Reparations are not due because black people are black, but because black people have been injured. And the Anglo-American tradition has never been a system of "racial apportionment," but of racist apportionment. Like most writers and public intellectuals (liberal and conservative) Williamson's reply is rooted in the idea of "race" as constant—i.e. there is a "black race" that can be traced back to Africa, and a "white race" that can be traced back to Europe. There certainly is such a thing as African and European ancestry, and that ancestry is not entirely irrelevant to our world. But ancestry is tangential, and sometimes wholly unrelated, to racism, injury, and reparations.
We know this because there is no constant idea of "black" or "white" across time or space. We know this because Charlie Patton fathered the blues, and Alessandro de Medici ruled in Venice. Black in America is not black in Brazil, and black in modern America is not even black in 18th-century Louisiana. Nor are people we consider "white" today any sort of constant. Throughout American history it has been common to speak of an "Italian race," an "Irish race," a "Frankish race," a "Jewish race" even a "Southern race." One might take a hard look at Williamson's agreeable portrait, for instance, and note the problem of assigning anyone to a race. "Race," writes the imminent historian Nell Irvin Painter, "is an idea, not a fact."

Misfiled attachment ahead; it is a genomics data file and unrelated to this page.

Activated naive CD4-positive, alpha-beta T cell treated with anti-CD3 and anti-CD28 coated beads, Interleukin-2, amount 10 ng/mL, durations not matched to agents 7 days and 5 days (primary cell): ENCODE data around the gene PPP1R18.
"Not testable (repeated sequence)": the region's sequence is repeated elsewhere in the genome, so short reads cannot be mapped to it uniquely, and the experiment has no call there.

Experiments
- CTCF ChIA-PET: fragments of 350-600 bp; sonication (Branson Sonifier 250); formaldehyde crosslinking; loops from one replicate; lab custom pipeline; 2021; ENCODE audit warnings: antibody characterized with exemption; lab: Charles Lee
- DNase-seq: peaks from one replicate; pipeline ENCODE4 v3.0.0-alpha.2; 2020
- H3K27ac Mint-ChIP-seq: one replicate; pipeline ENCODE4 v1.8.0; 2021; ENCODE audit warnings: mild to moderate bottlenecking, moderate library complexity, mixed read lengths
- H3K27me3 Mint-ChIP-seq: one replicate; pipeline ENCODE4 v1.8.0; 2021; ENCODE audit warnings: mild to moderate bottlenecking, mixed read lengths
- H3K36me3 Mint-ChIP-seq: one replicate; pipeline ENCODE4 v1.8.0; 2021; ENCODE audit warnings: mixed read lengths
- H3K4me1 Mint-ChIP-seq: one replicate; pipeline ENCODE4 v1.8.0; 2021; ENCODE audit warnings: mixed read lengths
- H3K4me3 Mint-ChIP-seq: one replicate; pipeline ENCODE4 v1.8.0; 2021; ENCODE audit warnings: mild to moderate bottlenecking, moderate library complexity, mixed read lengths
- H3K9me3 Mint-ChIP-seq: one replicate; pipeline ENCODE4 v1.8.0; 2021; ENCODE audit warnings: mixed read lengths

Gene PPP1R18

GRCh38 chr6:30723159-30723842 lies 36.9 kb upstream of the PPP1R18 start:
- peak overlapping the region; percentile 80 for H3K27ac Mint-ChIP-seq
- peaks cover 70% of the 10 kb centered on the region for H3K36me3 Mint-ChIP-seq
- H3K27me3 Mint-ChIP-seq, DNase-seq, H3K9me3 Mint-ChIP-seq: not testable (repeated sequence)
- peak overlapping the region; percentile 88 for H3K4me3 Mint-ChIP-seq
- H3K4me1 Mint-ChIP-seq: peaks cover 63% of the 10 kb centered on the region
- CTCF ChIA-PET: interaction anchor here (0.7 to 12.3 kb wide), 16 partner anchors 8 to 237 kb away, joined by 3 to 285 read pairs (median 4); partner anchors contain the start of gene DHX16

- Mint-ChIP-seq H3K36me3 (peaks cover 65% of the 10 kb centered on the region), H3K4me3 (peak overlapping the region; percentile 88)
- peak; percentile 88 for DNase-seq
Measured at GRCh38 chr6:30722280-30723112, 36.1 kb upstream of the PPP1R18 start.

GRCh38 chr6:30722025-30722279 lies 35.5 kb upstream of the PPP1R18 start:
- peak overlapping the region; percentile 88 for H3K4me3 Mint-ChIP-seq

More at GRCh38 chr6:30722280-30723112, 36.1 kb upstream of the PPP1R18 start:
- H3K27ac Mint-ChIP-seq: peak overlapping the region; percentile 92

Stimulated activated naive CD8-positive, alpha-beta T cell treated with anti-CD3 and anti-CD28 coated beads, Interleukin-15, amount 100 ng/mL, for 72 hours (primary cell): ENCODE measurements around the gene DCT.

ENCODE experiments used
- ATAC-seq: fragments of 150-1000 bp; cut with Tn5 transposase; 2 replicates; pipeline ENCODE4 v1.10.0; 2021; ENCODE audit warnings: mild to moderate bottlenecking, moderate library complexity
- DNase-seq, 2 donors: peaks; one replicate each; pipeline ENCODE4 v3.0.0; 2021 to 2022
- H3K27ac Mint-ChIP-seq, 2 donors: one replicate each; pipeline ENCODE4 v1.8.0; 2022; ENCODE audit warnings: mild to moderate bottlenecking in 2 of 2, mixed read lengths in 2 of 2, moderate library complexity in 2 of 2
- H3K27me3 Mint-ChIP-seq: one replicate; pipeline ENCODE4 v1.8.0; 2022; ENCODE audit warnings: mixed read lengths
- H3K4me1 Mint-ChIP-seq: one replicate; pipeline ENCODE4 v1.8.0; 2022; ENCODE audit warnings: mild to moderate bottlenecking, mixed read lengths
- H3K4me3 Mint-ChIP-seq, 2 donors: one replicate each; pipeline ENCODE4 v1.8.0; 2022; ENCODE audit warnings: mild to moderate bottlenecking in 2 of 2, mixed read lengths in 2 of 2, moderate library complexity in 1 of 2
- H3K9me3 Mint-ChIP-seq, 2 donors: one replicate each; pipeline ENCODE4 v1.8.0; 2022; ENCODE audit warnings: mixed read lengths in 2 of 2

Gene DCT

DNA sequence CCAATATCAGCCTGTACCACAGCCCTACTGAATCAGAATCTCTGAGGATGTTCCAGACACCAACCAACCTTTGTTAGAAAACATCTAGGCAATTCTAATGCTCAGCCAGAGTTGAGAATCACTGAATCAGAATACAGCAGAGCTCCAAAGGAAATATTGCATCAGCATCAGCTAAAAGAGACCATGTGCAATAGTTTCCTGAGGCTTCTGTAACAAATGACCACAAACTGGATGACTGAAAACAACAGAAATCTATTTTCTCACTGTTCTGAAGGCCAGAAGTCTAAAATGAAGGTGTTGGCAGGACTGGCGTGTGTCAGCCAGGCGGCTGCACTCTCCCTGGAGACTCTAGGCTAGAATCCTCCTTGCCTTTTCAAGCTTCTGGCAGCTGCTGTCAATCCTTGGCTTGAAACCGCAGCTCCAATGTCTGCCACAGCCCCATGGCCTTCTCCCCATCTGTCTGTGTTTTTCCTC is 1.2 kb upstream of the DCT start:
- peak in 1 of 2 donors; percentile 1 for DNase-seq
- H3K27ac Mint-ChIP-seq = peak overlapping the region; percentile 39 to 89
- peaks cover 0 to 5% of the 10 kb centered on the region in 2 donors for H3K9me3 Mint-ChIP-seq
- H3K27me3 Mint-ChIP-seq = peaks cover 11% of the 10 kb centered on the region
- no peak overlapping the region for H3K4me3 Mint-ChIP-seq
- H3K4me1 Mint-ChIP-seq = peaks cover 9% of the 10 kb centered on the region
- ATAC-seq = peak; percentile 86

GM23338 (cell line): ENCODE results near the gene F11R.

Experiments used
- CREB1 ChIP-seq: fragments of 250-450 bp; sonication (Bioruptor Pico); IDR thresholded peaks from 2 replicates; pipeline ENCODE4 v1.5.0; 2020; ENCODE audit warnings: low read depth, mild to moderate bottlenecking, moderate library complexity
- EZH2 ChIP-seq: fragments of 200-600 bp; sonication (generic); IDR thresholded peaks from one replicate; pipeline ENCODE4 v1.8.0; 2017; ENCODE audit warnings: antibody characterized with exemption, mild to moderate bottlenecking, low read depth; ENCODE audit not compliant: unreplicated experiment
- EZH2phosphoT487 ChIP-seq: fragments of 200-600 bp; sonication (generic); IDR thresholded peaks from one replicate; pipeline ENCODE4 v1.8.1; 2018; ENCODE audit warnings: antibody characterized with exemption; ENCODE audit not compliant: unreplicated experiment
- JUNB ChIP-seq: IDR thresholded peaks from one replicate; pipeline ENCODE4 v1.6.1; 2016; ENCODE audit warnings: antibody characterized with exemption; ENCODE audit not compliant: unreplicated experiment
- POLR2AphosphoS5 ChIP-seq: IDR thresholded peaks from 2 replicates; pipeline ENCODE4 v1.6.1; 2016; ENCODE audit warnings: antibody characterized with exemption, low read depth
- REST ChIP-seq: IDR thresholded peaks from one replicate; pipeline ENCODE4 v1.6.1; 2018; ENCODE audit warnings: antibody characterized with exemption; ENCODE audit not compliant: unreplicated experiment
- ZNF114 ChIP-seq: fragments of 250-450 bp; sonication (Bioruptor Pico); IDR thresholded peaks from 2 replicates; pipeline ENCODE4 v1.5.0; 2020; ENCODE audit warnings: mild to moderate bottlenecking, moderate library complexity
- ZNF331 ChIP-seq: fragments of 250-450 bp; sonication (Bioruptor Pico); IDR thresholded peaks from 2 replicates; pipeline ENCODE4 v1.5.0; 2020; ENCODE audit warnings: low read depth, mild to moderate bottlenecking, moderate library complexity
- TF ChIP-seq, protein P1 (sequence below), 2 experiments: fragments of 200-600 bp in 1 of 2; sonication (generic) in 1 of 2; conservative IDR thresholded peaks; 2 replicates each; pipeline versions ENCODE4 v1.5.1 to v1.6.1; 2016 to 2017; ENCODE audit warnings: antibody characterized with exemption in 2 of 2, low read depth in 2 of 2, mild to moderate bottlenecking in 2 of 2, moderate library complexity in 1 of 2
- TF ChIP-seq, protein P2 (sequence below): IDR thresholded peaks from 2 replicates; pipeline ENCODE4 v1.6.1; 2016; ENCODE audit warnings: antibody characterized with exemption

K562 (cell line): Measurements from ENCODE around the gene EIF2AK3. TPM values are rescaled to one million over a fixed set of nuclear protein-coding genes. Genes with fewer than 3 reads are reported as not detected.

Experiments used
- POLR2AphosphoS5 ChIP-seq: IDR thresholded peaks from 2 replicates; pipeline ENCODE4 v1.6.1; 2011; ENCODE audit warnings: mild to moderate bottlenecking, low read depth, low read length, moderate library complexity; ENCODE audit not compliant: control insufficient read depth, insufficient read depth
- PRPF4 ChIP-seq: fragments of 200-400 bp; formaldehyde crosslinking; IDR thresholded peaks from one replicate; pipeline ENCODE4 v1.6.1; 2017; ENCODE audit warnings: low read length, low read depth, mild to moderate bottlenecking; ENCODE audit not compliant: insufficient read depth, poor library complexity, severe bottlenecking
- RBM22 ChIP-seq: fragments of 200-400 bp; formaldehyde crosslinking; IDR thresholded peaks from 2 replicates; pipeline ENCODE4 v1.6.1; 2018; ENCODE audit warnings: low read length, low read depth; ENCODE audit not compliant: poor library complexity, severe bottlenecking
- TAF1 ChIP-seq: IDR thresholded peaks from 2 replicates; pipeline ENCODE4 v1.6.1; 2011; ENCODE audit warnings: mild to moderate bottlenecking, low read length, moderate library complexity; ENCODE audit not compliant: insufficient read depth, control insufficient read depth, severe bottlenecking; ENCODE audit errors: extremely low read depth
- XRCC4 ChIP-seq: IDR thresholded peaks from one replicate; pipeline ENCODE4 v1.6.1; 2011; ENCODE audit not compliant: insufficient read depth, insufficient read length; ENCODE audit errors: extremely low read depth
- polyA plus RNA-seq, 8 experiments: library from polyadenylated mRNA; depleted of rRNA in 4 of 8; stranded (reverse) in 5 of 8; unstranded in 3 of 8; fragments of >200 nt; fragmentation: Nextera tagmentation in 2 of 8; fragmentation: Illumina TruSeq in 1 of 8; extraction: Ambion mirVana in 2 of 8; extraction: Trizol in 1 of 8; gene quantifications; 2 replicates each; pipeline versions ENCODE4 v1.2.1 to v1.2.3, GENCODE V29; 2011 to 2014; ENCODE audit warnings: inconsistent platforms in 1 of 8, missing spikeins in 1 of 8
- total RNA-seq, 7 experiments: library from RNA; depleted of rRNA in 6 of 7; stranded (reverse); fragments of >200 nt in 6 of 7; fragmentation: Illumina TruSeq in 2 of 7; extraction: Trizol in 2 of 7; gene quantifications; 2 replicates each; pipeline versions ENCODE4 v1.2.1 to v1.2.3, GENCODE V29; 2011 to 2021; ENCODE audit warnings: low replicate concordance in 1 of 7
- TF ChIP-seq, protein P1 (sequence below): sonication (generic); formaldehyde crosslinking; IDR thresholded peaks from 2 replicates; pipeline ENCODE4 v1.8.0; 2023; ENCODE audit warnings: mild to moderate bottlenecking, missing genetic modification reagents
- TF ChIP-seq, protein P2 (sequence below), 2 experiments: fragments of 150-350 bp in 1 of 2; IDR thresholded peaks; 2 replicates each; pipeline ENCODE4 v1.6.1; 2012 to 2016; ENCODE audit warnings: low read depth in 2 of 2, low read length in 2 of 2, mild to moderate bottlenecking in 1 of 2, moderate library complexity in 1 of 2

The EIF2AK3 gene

In this country, at this moment, "African-Americans" are an ethnic group comprised of individuals of varying degrees of direct African ancestry. Nothing about this fact necessitated plunder or injury, and it is the injury—through red-lining, black codes, slaves codes, lynching, ghettoization, fraud, rape, and murder—with which reparations concerns itself. The point is not "racial apportionment," which is to say giving people things because they are black. It is injury apportionment, which is to say restoring things to people who have been plundered.